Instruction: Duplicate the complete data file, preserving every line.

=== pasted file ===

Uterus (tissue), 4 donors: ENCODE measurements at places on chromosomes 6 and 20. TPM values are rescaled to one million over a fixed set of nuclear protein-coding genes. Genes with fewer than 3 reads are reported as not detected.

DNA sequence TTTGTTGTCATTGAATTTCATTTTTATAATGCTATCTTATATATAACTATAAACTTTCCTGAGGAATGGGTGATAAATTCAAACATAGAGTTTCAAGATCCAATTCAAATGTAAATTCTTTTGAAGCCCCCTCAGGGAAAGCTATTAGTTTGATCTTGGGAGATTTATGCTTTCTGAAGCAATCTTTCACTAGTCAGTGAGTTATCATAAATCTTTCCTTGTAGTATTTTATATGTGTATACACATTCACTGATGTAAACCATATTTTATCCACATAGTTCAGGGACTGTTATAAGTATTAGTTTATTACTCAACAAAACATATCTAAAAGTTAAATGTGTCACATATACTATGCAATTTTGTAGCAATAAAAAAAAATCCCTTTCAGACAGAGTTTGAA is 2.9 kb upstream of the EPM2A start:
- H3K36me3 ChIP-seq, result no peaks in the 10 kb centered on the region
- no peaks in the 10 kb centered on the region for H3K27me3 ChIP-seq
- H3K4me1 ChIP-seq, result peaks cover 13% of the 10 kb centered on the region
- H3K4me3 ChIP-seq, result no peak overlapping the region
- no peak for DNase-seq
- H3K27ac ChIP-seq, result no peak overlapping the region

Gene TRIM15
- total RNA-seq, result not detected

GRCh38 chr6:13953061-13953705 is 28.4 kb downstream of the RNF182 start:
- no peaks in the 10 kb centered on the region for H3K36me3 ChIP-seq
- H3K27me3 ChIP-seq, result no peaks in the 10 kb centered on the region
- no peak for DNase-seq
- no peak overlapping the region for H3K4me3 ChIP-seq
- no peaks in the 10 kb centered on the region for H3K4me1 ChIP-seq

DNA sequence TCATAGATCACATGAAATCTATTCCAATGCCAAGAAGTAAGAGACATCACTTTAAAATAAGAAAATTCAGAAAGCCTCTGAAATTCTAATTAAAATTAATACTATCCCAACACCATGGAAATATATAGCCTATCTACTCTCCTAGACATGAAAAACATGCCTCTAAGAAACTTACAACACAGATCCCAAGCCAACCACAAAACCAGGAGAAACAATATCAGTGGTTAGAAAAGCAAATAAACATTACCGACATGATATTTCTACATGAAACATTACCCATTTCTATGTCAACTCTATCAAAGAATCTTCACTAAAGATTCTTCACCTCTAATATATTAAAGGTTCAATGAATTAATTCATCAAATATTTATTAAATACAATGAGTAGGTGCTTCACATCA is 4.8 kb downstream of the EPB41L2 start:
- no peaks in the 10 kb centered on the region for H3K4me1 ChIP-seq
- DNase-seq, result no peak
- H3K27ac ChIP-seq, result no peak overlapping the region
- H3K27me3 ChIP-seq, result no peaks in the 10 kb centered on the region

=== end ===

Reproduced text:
Uterus (tissue), 4 donors: ENCODE measurements at places on chromosomes 6 and 20. TPM values are rescaled to one million over a fixed set of nuclear protein-coding genes. Genes with fewer than 3 reads are reported as not detected.

DNA sequence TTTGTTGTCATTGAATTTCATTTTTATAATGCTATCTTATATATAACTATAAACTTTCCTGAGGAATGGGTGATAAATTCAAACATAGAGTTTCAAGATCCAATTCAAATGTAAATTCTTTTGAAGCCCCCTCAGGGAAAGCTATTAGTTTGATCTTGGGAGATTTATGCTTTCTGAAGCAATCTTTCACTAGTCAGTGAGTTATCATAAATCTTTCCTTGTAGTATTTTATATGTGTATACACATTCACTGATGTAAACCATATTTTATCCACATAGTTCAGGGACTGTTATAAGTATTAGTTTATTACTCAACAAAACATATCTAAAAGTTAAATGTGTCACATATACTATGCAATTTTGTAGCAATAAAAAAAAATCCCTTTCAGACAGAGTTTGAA is 2.9 kb upstream of the EPM2A start:
- H3K36me3 ChIP-seq, result no peaks in the 10 kb centered on the region
- no peaks in the 10 kb centered on the region for H3K27me3 ChIP-seq
- H3K4me1 ChIP-seq, result peaks cover 13% of the 10 kb centered on the region
- H3K4me3 ChIP-seq, result no peak overlapping the region
- no peak for DNase-seq
- H3K27ac ChIP-seq, result no peak overlapping the region

Gene TRIM15
- total RNA-seq, result not detected

GRCh38 chr6:13953061-13953705 is 28.4 kb downstream of the RNF182 start:
- no peaks in the 10 kb centered on the region for H3K36me3 ChIP-seq
- H3K27me3 ChIP-seq, result no peaks in the 10 kb centered on the region
- no peak for DNase-seq
- no peak overlapping the region for H3K4me3 ChIP-seq
- no peaks in the 10 kb centered on the region for H3K4me1 ChIP-seq

DNA sequence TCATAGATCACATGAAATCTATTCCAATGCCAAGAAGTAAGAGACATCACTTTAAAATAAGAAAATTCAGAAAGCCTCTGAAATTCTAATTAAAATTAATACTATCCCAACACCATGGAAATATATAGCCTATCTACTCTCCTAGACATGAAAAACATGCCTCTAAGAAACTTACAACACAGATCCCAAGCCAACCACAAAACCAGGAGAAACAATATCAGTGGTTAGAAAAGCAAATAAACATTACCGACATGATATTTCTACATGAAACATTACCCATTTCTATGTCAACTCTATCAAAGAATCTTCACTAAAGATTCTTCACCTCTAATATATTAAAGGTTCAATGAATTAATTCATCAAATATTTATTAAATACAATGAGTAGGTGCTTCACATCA is 4.8 kb downstream of the EPB41L2 start:
- no peaks in the 10 kb centered on the region for H3K4me1 ChIP-seq
- DNase-seq, result no peak
- H3K27ac ChIP-seq, result no peak overlapping the region
- H3K27me3 ChIP-seq, result no peaks in the 10 kb centered on the region